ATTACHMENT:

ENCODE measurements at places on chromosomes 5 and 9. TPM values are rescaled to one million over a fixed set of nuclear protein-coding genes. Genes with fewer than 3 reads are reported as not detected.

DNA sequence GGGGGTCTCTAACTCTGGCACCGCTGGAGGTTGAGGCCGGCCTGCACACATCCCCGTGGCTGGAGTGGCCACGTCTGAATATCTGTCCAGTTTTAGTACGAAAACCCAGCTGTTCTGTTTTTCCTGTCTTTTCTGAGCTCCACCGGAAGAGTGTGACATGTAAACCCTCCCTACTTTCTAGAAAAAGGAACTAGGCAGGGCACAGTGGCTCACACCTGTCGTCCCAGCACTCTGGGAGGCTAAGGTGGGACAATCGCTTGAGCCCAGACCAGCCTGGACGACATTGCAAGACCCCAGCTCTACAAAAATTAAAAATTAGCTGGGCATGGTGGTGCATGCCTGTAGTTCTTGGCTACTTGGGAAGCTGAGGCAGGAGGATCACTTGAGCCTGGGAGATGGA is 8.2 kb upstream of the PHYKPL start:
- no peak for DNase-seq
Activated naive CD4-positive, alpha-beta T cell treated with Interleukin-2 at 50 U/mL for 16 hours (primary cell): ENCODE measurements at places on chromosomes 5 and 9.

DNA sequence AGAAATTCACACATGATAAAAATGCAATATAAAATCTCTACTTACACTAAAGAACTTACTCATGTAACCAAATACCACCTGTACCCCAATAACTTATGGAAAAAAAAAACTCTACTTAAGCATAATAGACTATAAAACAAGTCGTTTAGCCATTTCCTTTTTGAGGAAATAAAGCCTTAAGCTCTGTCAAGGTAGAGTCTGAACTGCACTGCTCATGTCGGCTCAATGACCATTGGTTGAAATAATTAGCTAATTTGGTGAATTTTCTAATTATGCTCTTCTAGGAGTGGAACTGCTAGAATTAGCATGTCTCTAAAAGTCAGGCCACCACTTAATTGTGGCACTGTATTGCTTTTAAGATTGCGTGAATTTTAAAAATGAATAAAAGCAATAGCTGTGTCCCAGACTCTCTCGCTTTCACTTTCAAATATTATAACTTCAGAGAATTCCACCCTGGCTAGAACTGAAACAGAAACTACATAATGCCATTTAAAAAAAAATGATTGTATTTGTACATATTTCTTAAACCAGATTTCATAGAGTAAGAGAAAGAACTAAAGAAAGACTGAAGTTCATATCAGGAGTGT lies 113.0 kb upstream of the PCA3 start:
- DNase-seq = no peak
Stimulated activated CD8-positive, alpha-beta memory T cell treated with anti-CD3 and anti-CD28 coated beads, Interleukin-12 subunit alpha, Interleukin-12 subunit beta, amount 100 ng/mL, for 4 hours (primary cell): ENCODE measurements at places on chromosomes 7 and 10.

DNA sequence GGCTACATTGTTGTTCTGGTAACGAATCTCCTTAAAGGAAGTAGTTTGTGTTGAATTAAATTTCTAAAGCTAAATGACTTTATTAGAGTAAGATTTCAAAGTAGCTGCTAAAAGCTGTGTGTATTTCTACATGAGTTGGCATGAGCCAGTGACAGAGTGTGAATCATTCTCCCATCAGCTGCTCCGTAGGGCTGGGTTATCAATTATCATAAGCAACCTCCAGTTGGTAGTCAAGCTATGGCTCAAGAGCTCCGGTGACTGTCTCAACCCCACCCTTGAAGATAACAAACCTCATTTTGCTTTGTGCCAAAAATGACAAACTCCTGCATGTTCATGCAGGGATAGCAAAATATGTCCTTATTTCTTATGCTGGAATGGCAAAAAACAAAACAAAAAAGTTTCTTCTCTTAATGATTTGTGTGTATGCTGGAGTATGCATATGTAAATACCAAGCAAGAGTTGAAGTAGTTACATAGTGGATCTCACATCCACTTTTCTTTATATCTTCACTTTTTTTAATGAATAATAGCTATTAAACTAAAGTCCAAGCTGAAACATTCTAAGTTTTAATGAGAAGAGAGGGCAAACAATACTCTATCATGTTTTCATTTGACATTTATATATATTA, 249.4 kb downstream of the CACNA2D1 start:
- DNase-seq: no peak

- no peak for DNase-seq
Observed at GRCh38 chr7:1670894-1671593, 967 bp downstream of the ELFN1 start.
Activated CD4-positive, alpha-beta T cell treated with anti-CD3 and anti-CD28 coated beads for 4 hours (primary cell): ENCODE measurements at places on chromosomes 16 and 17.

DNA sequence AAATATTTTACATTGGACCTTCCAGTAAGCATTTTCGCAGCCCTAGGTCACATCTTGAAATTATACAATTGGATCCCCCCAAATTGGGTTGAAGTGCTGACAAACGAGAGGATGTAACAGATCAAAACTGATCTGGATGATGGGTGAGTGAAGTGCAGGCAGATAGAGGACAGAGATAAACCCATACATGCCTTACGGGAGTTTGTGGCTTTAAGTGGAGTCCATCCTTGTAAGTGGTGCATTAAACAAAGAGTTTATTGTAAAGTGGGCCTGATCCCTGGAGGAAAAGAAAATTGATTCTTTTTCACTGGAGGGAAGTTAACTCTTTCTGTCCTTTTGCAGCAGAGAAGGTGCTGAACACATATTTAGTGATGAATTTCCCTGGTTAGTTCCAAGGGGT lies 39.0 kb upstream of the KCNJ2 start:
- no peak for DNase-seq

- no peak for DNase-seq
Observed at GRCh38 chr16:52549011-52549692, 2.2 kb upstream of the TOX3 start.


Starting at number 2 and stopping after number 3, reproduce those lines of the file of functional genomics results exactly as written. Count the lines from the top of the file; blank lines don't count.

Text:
DNA sequence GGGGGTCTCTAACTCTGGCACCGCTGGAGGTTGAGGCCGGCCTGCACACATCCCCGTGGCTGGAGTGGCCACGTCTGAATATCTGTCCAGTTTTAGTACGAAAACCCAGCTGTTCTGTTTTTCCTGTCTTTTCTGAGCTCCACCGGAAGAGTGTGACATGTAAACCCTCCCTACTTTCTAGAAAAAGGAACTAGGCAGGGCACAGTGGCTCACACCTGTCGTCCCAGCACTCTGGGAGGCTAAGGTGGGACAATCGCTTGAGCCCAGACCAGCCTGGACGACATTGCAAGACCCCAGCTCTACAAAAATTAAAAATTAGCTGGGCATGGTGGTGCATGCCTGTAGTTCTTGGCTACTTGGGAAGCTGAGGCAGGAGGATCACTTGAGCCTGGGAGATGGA is 8.2 kb upstream of the PHYKPL start:
- no peak for DNase-seq